“Some of the wines are available in the UK; others are so rare it is unlikely that you will be able to find much literature on them,” said the email from an MW. I’d have gone a long way and spent hours in a cold, damp cellar to taste the wines made from these grape varieties, but I didn’t have to. They were going to be served at a six-course dinner in the private dining room of Gordon Ramsay’s Savoy Grill. It was not an invitation to turn down. So I didn’t. Nor did the President of Vini Portugal and the President of Portugal’s Vine & Wine Institute. They came to the UK specially. And yes, you’ve picked up the blindingly obvious clue: the grape varieties and wines were all Portuguese. The full title of the event was “Hidden Gems of Portugal: rare, undiscovered and exotic grape varieties”.
Everyone talks about Portugal’s treasure-trove of indigenous grape varieties and we see some of them in the UK, but many others are emerging or re-emerging only now and often in the tiniest quantities. Take the white Samarrinho: there are just 2.5 hectares in all Portugal, although the producer, Real Companhia Velha in the Douro, is doubling plantings this year. So that’ll make 5ha. Steady on. David Baverstock, an Australian at the forefront of winemaking in Portugal for 25 years, has 188 different grape varieties at the Esporão estate he heads, but he hadn’t heard of Samarrinho until he was involved in the selection process for the wines for the dinner. The first vintage of Real Companhia Velha’s Quinta do Síbio Samarrinho was 2013, and the 2014 vintage was scuppered by the weather, so it’s very much a work in progress but an exciting one.
"There is one known Jampal wine: amazingly you can buy it in the UK"
In comparison, plantings of Jampal, another white variety, look almost lavish in comparison. There are a princely 32ha, mostly around Lisbon, but there’s only one all-Jampal wine, as far as anyone knows: Manz’s Dona Fátima Jampal 2014 from the Lisboa sub-region of Cheleiros. Amazingly, you can buy it in the UK. The enterprising Oddbins has the 2014 at £16.50 and it’s worth every penny, not just to taste a rarity but because it’s a dry white wine of real interest. It’s oak-aged for six months and the creamy nuttiness that complements the candied citrus fruit and minerality has an almost Burgundian feel.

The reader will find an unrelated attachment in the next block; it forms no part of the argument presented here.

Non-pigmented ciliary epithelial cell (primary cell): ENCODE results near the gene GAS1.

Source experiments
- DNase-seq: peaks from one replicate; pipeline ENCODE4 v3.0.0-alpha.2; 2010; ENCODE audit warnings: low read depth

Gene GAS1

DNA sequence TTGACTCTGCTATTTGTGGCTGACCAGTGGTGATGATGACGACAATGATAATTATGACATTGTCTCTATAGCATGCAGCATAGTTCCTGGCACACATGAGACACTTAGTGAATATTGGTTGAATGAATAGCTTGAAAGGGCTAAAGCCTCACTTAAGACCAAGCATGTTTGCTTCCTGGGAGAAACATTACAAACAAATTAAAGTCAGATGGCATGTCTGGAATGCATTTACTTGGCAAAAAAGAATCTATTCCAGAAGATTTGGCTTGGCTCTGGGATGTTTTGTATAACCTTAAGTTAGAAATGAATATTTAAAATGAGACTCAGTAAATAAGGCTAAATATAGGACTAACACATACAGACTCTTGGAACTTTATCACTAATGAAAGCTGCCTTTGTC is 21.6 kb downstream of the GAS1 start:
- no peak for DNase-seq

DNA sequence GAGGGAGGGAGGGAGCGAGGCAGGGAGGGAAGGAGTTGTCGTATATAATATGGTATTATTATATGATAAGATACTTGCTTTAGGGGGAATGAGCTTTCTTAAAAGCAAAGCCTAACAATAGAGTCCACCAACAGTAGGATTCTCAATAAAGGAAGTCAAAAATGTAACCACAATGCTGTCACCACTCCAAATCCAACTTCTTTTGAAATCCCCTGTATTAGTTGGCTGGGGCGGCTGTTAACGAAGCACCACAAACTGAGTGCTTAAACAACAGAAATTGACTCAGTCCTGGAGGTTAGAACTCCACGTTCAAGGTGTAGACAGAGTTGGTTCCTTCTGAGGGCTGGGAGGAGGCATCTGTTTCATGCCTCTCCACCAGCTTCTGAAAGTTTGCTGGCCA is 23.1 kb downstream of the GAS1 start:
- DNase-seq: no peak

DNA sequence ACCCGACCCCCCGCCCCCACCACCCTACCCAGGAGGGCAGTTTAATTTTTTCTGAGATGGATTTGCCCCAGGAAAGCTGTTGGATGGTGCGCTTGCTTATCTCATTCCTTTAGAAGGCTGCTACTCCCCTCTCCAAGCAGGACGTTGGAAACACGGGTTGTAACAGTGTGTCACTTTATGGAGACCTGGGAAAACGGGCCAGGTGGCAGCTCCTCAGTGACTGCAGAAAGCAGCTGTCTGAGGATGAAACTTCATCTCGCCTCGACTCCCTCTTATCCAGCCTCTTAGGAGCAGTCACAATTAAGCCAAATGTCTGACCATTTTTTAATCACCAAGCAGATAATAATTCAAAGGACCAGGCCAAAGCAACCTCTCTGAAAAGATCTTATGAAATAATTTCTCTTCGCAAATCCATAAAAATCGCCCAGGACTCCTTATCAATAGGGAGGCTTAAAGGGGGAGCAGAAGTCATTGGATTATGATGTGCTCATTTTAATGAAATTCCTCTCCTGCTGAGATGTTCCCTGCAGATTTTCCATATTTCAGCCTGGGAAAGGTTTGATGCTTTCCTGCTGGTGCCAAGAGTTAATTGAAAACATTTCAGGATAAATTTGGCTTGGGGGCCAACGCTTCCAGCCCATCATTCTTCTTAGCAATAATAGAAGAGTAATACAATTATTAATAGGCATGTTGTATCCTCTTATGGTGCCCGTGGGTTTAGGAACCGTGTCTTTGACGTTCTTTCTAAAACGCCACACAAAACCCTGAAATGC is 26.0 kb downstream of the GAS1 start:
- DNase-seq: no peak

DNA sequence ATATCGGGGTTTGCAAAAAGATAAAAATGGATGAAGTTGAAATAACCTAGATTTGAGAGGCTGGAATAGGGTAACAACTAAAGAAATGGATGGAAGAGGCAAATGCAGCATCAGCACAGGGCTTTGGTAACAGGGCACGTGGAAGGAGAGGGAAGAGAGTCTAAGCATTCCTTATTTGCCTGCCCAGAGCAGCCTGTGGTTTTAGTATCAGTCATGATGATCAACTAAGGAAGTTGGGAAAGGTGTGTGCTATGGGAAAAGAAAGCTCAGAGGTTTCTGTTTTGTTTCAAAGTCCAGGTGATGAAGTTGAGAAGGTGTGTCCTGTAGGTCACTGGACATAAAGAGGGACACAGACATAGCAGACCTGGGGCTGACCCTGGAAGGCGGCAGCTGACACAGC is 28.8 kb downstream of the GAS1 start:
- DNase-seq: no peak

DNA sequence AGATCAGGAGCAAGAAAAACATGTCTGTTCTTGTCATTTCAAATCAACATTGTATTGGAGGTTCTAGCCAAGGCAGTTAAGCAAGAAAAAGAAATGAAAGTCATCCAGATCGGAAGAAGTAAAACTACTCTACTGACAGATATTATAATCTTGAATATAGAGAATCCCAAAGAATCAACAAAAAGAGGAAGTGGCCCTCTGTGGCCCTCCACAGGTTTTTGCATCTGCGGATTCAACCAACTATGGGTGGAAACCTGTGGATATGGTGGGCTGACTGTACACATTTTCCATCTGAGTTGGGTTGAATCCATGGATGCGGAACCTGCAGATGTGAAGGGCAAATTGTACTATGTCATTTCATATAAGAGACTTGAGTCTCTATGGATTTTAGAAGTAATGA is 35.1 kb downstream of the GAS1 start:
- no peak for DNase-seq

Another of the whites was Verdelho, a familiar name from Madeira, but there is much less planted than there used to be. Today there are 520ha altogether on the mainland and islands, including significant amounts in the Azores. The wine we tasted was the Azores Wine Company’s O Original Verdelho 2015 from Pico. Pico’s volcanic soils may be rocky and unforgiving but the wine is an unoaked delight, with racy green-apple, pear and lime-cordial intensity and a salty, smoky minerality (£35, Red Squirrel Wine).
"Deep trenches have to be dug in Colares' sand for the Ramisco vines"
Among reds, Ramisco is a grape variety that used to produce 1m litres a year and now covers a mere 4.7ha, almost all in Colares, the region east of Lisbon where it originated. It’s not an easy variety: deep trenches have to be dug for the vines to establish themselves in the sand and coastal humidity means that disease is always threatening. As a result the grapes are often picked early when sugar levels are low and acidity and tannin levels are fierce, but good Colares, all bottled in 50cl since 1999, is very long-lived. We tasted a 2007 from Adega Viuva Gomes and it was still a juvenile.
At 4100ha, Alicante Bouschet was the most widely planted variety of the 13 we tasted. It’s French in origin, but Portugal has long since adopted it, especially in Alentejo. It can produce vast yields, but if the reins are applied it can give long-lived, fine wines. The most famous is the foot-trodden, long-matured Mouchão. We tasted the dense, dark-berry and savoury flavoured 2011 which is just appearing in the UK (£29.95 The Halifax Wine Co).
Altogether we tasted eight whites and five reds. The white varieties were Avesso, Azal, Bical, Códega do Larinho, Jampal, Loureiro, Samarrinho and Verdelho. The reds were Alicante Bouschet, Ramisco, Rufete, Sousão and Tinta Grossa. They had been whittled down from more than 100. Some that missed the cut (on this occasion) were Alfrocheiro, Tinta Francisca, Sercialinho, Viosinho and Rabigato. I can only hope that London-based Brazilian Master of Wine, Dirceu Vianna Junior, who organized the event, is now working on a follow-up. And I can only urge you to go, try Portuguese wines. In addition to retailers already mentioned (Oddbins, Red Squirrel, Halifax Wine Company), it’s worth exploring The Wine Society, Lea & Sandeman, Tanners, Waitrose and Majestic.
The menu (right) specially chosen to accompany the wines for at the dinner in the private dining room of Gordon Ramsay's Savoy Grill
All photographs by Joanna Simon